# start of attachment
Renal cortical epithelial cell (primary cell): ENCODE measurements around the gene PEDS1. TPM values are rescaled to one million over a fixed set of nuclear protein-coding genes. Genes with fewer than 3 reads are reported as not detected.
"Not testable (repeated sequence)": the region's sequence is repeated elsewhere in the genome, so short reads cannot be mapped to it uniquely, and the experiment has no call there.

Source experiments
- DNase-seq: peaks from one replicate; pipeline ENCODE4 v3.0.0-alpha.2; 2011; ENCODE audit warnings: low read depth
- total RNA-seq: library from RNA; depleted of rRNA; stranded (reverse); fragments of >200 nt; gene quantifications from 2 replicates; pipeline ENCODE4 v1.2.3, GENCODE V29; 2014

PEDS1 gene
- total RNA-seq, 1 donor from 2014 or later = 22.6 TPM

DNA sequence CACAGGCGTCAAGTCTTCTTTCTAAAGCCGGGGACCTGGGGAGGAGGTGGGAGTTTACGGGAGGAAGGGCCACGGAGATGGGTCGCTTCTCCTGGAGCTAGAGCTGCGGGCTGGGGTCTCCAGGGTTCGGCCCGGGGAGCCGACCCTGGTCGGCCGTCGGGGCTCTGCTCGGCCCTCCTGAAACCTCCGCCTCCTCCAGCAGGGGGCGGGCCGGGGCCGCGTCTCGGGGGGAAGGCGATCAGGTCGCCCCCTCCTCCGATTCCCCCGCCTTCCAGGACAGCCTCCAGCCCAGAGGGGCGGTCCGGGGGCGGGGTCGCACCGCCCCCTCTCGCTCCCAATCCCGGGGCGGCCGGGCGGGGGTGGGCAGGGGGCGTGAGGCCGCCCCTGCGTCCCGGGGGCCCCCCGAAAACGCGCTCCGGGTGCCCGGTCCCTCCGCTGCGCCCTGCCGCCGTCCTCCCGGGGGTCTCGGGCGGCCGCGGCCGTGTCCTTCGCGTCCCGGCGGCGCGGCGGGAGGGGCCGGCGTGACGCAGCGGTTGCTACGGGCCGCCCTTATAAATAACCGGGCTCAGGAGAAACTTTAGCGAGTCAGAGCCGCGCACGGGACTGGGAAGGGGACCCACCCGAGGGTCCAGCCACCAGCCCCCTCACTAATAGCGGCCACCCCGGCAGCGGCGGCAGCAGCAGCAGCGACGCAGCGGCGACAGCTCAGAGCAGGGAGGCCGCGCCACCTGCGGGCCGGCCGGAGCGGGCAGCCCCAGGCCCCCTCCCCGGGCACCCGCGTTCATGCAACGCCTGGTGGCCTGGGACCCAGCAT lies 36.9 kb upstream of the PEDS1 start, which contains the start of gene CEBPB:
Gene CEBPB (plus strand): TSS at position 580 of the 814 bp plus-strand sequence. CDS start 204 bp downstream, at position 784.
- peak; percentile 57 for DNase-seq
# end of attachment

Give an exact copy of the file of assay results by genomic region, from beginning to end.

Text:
Renal cortical epithelial cell (primary cell): ENCODE measurements around the gene PEDS1. TPM values are rescaled to one million over a fixed set of nuclear protein-coding genes. Genes with fewer than 3 reads are reported as not detected.
"Not testable (repeated sequence)": the region's sequence is repeated elsewhere in the genome, so short reads cannot be mapped to it uniquely, and the experiment has no call there.

Source experiments
- DNase-seq: peaks from one replicate; pipeline ENCODE4 v3.0.0-alpha.2; 2011; ENCODE audit warnings: low read depth
- total RNA-seq: library from RNA; depleted of rRNA; stranded (reverse); fragments of >200 nt; gene quantifications from 2 replicates; pipeline ENCODE4 v1.2.3, GENCODE V29; 2014

PEDS1 gene
- total RNA-seq, 1 donor from 2014 or later = 22.6 TPM

DNA sequence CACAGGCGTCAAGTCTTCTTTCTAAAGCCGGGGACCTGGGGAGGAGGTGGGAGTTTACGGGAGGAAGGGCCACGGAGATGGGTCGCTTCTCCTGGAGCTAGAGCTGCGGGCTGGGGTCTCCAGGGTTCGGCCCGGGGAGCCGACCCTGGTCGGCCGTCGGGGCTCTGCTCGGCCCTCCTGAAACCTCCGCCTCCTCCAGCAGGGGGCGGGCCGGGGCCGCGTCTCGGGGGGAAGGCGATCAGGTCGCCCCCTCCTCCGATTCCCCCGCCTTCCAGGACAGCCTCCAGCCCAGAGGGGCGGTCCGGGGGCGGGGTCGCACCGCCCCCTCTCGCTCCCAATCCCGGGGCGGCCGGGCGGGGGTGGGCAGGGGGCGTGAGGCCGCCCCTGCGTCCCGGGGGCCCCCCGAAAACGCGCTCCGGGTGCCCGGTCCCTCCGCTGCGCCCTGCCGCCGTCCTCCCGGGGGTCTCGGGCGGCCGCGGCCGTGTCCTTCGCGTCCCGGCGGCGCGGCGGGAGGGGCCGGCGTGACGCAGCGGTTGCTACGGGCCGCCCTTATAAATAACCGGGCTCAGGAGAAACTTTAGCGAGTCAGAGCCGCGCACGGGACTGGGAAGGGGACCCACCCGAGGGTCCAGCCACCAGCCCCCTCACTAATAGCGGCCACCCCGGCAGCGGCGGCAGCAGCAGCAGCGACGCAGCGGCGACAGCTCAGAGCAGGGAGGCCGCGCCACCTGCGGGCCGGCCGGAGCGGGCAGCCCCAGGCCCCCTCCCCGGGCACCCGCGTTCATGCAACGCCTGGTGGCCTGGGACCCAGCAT lies 36.9 kb upstream of the PEDS1 start, which contains the start of gene CEBPB:
Gene CEBPB (plus strand): TSS at position 580 of the 814 bp plus-strand sequence. CDS start 204 bp downstream, at position 784.
- peak; percentile 57 for DNase-seq